Neither the Vatican nor US bishops have responded to a letter signed by several Catholic bishops, which argues that the coronavirus pandemic has been exploited in order to create a one-world government.
The May 7 letter, titled “Appeal for the Church and the World,” claims that “there are powers interested in creating panic among the world’s population with the sole aim of permanently imposing unacceptable forms of restriction on freedoms, of controlling people and of tracking their movements.”
“The imposition of these illiberal measures is a disturbing prelude to the realization of a world government beyond all control,” it adds. (bold original)
Among the letter’s reported signatories are three cardinals: Cardinal Joseph Zen, emeritus bishop of Hong Kong, Cardinal Janis Pujats, emeritus archbishop of Riga, Latvia, and Cardinal Gerhard Muller, former prefect of the Congregation for the Doctrine of the Faith.
Muller’s office has confirmed that the cardinal signed the letter, which he told German media this week he views as an invitation to think critically about issues related to the pandemic.
In addition to the cardinals, eight other bishops are also reportedly signatories to the letter, including the bishop of a U.S. diocese: Bishop Joseph Strickland of Tyler, Texas.
Strickland, who was appointed Tyler’s bishop in 2012, told CNA last week that he signed the letter.
Among its claims, the letter says that “the fight against Covid-19, however serious, must not be the pretext for supporting the hidden intentions of supranational bodies that have very strong commercial and political interests” in the tracking systems used to fight the pandemic in some countries.
CNA asked Strickland to clarify which “supranational bodies” have intentions in that regard, and to clarify which “powers” aim to sow widespread social panic and restrict freedom in advance of a one-world government. The bishop did not respond by press time.
Some aspects of the letter resemble claims made in “Plandemic,” a viral video released this month that argues that the pandemic has been manipulated through NGOs, in order to profit vaccine makers, and that death rates have been exaggerated by hospitals that stand to recoup Medicare reimbursement for coronavirus-related deaths. The video’s claims have been refuted consistently by scientific experts.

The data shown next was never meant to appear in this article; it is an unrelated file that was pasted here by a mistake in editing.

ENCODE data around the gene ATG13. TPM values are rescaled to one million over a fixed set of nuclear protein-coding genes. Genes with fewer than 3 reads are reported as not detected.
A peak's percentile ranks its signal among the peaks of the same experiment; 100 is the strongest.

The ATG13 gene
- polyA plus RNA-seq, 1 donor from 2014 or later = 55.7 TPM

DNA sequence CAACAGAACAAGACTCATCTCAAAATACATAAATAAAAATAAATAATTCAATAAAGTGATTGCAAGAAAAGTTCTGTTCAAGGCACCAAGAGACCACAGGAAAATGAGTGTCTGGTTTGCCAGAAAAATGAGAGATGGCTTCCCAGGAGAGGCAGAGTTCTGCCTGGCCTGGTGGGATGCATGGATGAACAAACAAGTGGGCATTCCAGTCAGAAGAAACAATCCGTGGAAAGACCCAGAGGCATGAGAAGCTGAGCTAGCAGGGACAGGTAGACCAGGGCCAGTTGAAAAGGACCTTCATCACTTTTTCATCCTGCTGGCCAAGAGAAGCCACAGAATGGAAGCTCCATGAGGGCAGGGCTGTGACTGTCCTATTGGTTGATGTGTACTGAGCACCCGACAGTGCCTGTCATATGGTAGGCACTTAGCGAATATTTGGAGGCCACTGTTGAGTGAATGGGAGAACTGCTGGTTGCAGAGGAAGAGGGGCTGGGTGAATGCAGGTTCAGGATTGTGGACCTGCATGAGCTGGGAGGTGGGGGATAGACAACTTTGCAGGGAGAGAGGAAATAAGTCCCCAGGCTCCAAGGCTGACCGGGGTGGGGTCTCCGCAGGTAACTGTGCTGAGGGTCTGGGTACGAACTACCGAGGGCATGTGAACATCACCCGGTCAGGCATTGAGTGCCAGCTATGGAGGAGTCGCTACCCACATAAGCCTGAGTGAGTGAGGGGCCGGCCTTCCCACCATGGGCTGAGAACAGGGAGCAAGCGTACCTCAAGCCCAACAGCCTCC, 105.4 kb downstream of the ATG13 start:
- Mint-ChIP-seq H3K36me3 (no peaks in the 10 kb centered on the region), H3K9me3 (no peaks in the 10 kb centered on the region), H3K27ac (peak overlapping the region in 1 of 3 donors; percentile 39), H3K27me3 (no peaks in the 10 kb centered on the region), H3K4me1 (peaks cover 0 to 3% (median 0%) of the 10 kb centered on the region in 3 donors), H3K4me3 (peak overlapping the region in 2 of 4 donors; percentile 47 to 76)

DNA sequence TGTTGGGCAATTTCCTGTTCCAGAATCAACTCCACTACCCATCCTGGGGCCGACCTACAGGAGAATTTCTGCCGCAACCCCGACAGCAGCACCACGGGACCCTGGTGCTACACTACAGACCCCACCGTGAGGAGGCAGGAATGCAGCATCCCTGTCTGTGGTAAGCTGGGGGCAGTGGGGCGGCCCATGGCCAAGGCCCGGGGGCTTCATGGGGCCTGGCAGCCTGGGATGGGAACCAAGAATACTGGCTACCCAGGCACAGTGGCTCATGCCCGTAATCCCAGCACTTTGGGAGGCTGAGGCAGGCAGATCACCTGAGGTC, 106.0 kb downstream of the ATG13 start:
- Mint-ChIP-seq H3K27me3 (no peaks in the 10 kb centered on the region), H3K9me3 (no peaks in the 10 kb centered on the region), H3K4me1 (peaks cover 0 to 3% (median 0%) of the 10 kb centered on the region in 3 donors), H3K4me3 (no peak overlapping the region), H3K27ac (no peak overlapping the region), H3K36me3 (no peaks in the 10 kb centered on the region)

The appeal also makes claims related to faith.
The letter says that an “invisible enemy” aims to use the coronavirus pandemic to “divide citizens, to separate children from their parents, grandchildren from their grandparents, the faithful from their pastors, students from teachers, and customers from vendors.”
It cautions readers not to “allow centuries of Christian civilization to be erased under the pretext of a virus, and an odious technological tyranny to be established in which nameless and faceless people can decide the fate of the world by confining us to a virtual reality.”
CNA asked Strickland to clarify those aspects of the letter, but the bishop has not yet responded.
The Vatican has offered no comment on the letter, which was reportedly authored by Archbishop Carlo Vigano, a former member of the Church’s diplomatic corps, who made headlines in 2018 for a letter that alleged Vatican officials had ignored warnings about the sexual abuse of disgraced former cardinal Theodore McCarrick.
Cardinal Daniel DiNardo of Galveston-Houston, the metropolitan archbishop charged with pastoral oversight over dioceses in his region, including the Diocese of Tyler, has not answered questions from CNA regarding Strickland’s endorsement of the letter’s claims.
A spokesperson in the Galveston-Houston archdiocese did ask CNA whether it had reached out to the U.S. bishops’ conference for comment.
The USCCB told CNA that “as a matter of general practice, the Conference doesn’t comment on our members acting in their capacity as local bishop.”
The letter comes amid increasing social division over measures implemented to slow the spread of the disease, along with numerous conspiracy theories floated about the pandemic in recent weeks.
In addition to the theories about one-world technocracies, like those contained in “Plandemic,” claims about the virus and religion have also popped up in several countries in recent weeks.
In India and the UK, Muslims have faced targeting from theorists who claim the virus is a jihadist conspiracy. On social media message boards, anti-Semitic posters have theorized about Jewish conspiracies to spread the virus.
To date, more than 4 million people have tested positive for an infection of the novel coronavirus since early January, and nearly 300,000 have been recorded dead from the virus. In some countries, death rates in the months of the coronavirus pandemic have far exceeded death rates over the same months in previous years, suggesting to some demographers and epidemiologists that coronavirus deaths have been dramatically undercounted.